the X protein has been shown to be a crucial element of its @ans-activating function. The HBV X protein is a potential candidate involved in hepato-carcinogenesis. M. Hohne (University of Gottingen, FRG) addressed this question by using immortalized mouse cells, which, after transfection with cloned hepadnavirus DNA, produced virus particles and became malignantly transformed. After passage through nude mice and establishment of stable tumor cell lines, amplification and rearrangement of the integrated viral DNA and a strongly enhanced X-gene expression was noted, both probably related to the acquisition of the malignant phenotype. Increasing X-mRNA transcription paralleled induction of c&s but not c-rus transcription. In addition, increased transcription of intracisternal type A particle transcripts and endogenous Moloney murine leukaemia virus (MoMLV) transcripts were observed, whereas VL30 transcription was curtailed. In a similar vein, C. Pourcel (Institute Pasteur, Paris, France), studying the potential cooperation of carcinogens and HBV in hepatocarcinogenesis, found elevated expression of XmRNA in tumor cells established from transgenic mice previously transfected with cloned viral DNA and treated with carcinogens. Taken together, these data indicate that X-gene expression can effectively interfere with the transcription of cellular genes. However, similar observations have so far not been reported for human hepatocellular carcinoma tissue, and therefore the relevance for the invivo situation remains to be investigated.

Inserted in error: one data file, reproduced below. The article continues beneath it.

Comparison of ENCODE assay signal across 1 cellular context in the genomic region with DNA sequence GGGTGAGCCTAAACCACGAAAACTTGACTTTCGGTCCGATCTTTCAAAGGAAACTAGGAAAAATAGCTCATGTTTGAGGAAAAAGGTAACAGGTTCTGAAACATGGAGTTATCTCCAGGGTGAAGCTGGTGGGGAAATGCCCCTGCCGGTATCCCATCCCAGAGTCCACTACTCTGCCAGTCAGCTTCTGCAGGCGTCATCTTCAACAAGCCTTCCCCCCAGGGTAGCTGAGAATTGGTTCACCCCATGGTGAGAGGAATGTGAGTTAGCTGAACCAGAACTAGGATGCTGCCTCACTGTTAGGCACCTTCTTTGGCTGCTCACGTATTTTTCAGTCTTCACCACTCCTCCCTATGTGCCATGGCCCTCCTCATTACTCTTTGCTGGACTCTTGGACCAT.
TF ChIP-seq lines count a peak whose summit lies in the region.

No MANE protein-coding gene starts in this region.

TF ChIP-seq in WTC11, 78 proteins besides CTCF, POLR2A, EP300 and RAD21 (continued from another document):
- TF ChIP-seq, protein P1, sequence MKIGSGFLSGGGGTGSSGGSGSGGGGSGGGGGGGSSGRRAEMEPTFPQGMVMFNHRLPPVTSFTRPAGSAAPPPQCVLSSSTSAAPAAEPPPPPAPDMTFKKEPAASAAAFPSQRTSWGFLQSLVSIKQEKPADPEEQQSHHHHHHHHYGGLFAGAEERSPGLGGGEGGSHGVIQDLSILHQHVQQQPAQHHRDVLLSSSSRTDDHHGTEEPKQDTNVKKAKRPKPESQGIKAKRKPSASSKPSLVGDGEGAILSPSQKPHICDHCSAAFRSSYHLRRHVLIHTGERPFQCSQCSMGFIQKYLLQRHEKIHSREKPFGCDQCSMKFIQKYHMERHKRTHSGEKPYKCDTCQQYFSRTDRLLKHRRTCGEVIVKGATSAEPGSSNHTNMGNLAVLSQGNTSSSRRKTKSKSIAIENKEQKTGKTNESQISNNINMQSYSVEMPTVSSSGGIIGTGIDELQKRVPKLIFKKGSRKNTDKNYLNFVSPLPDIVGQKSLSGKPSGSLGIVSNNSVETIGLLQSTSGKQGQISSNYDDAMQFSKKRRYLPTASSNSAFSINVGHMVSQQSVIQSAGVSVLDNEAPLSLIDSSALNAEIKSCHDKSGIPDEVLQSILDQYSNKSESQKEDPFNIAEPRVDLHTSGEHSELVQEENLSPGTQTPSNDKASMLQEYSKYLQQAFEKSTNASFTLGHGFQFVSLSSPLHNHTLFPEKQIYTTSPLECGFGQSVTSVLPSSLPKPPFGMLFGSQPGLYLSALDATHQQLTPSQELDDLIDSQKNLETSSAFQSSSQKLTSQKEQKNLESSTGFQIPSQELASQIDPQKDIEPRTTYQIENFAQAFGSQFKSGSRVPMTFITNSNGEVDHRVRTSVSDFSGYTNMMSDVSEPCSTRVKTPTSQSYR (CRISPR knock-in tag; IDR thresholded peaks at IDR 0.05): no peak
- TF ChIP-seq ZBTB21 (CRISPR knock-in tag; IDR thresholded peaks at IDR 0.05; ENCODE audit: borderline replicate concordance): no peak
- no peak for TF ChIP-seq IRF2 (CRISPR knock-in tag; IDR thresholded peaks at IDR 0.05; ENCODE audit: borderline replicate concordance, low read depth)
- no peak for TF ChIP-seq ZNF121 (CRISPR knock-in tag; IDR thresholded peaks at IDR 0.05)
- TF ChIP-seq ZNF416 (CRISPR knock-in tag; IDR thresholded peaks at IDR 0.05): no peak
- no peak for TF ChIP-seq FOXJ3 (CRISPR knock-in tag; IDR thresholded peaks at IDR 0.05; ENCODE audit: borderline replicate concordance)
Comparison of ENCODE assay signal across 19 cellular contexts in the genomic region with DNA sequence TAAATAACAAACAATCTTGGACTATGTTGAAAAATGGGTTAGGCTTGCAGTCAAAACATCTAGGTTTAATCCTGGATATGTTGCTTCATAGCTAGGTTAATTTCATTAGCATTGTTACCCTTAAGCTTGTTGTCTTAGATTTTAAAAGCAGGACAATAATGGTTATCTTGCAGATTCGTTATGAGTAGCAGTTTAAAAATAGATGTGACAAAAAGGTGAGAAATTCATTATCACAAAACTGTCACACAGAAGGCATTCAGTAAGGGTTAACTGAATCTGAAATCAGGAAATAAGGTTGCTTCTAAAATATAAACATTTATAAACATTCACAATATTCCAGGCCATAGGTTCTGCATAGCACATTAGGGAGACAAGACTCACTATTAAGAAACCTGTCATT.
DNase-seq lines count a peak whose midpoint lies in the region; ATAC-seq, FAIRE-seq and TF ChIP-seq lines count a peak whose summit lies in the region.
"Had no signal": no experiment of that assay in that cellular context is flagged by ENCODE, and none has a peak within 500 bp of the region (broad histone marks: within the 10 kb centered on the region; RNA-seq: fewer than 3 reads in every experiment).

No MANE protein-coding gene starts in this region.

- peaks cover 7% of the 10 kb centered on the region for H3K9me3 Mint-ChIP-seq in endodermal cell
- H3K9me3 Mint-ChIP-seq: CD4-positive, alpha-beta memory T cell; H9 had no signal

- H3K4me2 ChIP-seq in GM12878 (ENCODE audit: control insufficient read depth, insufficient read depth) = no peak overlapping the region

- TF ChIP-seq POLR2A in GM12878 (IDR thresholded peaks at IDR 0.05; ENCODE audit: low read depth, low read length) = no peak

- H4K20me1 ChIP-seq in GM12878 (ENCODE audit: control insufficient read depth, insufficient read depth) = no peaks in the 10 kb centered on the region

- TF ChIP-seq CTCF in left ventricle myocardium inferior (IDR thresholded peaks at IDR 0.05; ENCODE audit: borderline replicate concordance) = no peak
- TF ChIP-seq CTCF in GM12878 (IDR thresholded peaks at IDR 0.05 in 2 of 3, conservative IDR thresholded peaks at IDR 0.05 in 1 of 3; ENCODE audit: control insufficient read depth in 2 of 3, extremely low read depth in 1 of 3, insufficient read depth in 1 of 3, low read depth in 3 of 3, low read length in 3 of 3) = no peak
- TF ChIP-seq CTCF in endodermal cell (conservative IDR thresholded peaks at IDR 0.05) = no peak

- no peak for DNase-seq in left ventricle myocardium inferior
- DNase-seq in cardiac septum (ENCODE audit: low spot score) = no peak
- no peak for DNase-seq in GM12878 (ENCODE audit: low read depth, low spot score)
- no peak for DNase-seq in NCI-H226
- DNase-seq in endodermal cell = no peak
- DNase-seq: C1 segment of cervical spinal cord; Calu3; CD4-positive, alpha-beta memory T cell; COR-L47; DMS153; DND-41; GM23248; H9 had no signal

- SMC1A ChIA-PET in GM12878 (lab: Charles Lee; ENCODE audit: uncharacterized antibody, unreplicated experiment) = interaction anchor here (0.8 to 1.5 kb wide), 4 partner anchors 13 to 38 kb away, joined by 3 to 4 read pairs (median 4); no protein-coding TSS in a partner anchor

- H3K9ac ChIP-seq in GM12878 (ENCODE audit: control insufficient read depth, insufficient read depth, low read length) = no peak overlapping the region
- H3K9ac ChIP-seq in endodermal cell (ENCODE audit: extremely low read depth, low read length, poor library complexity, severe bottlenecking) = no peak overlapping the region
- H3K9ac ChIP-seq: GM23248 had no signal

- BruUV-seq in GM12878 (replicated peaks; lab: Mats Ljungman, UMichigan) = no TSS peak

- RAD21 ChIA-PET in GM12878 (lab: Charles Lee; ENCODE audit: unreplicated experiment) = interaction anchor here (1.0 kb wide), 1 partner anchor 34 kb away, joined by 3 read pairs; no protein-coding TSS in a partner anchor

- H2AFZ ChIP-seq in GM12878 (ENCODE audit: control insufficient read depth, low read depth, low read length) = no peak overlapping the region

Control in Retroelement
S. Kingsman (University of Oxford, Oxford, England) reported on ribosomal frameshift mechanisms involved in &-gene expression and identified key differences between human immunodeficiency virus (HIV) and the yeast retrotransposon Ty 1 (for genome organization, see Fig. 1). For HIV, ribosomal frameshifting moves expression from the gag gene into the - 1 phase of the pal gene, whereas the analogous pal gene of Ty 1 (TyB-protein) is in the + 1 phase. Both retroelements require only a short sequence to direct the frameshift, whereas a stem/loop structure is crucial for efficient frameshifting leading to the gug-po/ precursor protein of Rous sarcoma virus (RSV). The nature of the minimal sequence required for frameshifting is also different for HIV and Ty. Ribosomal frameshifting in HIV occurs by using a cellular signal that also directs a shift in normal cellular genes (shown for antithrombin III). The sequence required appears to consist of a short run of Ts only. Such runs of Ts are under-represented in cellular mRNAs, which may be of biological significance. For HIV there is obviously no specificity of frameshifting, suggesting that whenever the ribosomes meet such runs of Ts, they may become sloppy in translation-provided there are no structural sequence elements preventing it. For the Ty 1 elements the sequence directing the frameshift has been narrowed down to 11 nucleotides and, in contrast to HIV, there is specificity for + 1 frameshifting. Other Ty elements, how-